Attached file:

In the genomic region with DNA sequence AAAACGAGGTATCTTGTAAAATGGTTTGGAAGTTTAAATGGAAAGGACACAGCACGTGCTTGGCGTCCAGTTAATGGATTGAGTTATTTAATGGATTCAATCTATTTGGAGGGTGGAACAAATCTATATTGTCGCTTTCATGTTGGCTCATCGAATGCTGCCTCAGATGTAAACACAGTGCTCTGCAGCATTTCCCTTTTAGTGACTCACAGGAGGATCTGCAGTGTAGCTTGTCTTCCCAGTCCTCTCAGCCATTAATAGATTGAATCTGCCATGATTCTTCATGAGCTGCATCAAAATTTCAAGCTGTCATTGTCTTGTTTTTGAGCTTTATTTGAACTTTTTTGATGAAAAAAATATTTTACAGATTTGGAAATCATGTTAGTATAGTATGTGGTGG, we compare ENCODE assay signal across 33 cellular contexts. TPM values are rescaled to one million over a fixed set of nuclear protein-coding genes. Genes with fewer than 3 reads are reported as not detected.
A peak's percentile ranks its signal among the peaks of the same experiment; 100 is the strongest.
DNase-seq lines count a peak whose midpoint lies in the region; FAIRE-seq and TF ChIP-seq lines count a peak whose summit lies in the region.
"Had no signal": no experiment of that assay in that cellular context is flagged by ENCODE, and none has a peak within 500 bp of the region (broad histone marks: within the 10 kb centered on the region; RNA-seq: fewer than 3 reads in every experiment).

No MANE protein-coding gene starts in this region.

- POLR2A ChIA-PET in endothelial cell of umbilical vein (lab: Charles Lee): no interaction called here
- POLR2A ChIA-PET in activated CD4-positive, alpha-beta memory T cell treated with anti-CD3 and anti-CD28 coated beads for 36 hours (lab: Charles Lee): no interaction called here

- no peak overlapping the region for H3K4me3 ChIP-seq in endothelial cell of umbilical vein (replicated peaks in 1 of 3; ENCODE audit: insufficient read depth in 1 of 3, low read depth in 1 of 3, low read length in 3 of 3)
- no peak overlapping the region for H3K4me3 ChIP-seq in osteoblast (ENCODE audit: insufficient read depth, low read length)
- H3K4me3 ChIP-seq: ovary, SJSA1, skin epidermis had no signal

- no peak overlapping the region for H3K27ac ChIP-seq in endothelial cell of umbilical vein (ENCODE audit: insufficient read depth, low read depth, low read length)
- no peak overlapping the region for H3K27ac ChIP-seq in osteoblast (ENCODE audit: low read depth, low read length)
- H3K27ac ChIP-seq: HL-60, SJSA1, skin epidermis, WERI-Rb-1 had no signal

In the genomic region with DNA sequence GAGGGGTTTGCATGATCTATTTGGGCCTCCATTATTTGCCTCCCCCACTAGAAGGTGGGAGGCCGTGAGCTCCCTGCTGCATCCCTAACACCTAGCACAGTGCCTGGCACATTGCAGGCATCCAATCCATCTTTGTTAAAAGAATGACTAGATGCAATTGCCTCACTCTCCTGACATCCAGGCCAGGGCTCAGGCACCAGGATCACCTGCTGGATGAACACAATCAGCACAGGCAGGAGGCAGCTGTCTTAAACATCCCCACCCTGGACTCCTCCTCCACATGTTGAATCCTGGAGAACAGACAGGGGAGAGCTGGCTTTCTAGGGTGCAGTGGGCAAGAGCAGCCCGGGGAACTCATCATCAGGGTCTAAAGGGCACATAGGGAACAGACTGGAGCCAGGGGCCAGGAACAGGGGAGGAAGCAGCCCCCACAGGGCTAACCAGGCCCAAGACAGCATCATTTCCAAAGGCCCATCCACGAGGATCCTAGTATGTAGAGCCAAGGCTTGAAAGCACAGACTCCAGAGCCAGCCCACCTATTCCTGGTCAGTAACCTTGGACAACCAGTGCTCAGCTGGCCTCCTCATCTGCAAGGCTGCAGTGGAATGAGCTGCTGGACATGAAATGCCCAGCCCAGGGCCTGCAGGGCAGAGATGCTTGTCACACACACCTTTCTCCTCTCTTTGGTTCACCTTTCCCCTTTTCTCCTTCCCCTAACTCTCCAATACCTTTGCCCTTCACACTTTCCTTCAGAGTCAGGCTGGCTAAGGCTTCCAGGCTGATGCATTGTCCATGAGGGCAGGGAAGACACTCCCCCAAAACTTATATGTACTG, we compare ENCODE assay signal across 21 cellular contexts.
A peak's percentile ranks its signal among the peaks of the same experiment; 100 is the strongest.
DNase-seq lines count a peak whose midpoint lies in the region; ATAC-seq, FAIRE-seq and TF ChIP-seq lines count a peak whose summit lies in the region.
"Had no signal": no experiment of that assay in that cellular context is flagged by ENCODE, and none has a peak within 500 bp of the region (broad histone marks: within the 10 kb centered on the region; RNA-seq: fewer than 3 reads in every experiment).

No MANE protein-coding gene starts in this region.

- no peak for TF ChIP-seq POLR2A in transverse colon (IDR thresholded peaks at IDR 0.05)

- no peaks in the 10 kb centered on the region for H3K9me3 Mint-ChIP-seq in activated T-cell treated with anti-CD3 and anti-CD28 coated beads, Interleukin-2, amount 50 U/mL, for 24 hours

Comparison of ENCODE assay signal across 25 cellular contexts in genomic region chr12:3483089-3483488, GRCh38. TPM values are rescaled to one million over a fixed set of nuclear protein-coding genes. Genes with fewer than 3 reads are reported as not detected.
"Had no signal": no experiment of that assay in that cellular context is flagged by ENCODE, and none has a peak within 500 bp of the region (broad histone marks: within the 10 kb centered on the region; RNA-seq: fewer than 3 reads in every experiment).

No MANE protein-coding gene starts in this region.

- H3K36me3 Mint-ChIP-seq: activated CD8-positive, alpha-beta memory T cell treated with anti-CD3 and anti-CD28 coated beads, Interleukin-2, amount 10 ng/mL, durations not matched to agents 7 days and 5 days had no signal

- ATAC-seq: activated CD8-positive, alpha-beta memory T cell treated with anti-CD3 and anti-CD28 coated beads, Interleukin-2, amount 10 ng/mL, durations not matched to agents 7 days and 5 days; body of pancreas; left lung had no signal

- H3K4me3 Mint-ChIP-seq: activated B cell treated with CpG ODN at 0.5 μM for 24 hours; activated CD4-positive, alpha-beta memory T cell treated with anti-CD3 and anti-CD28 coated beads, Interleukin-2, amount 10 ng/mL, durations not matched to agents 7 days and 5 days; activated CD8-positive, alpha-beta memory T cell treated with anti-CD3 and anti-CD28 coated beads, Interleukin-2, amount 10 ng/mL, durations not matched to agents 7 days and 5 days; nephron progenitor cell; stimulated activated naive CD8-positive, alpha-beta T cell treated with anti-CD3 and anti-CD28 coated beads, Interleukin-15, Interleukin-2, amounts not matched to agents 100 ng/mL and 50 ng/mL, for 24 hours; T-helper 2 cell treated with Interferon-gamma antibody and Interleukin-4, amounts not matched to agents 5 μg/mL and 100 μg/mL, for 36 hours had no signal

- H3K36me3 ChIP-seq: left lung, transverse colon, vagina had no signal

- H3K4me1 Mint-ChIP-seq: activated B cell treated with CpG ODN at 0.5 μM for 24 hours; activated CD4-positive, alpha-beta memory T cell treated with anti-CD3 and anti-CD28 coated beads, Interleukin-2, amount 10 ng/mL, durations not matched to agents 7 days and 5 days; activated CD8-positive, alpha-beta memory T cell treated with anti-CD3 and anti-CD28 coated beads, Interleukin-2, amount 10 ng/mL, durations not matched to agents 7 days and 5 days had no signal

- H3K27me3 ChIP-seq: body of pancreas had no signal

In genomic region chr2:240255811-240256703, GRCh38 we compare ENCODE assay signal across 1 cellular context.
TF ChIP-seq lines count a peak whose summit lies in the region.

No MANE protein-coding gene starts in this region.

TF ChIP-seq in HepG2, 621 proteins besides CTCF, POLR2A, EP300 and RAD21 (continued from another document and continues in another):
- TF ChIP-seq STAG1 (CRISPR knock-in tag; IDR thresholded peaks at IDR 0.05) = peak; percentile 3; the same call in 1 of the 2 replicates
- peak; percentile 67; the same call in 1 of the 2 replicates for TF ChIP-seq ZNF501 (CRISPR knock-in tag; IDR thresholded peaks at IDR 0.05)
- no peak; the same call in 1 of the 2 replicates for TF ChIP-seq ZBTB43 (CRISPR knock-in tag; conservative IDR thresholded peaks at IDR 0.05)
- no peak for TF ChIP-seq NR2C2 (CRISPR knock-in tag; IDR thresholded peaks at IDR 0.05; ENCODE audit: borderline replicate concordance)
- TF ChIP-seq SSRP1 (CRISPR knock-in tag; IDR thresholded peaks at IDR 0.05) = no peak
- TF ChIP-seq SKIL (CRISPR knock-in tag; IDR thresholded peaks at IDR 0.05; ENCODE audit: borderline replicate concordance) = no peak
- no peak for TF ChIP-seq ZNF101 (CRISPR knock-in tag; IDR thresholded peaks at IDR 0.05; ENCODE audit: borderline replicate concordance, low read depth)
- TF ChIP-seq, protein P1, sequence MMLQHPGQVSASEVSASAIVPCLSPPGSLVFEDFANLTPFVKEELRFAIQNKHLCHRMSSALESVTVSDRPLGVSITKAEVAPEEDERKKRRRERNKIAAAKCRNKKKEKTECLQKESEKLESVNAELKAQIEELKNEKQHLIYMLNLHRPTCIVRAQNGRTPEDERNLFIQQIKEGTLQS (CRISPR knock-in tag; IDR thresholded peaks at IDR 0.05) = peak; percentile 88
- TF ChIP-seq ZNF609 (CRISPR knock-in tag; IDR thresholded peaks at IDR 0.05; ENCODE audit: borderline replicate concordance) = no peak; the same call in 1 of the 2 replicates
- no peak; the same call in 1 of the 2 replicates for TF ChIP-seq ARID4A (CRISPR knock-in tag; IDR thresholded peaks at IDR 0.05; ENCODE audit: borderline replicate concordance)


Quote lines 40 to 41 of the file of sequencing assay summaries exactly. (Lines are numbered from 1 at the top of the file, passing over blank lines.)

- no peak for TF ChIP-seq ZNF101 (CRISPR knock-in tag; IDR thresholded peaks at IDR 0.05; ENCODE audit: borderline replicate concordance, low read depth)
- TF ChIP-seq, protein P1, sequence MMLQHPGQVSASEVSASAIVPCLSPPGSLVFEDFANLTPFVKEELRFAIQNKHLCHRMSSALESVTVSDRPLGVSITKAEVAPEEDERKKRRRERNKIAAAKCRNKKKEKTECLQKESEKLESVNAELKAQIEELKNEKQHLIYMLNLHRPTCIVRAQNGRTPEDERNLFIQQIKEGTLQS (CRISPR knock-in tag; IDR thresholded peaks at IDR 0.05) = peak; percentile 88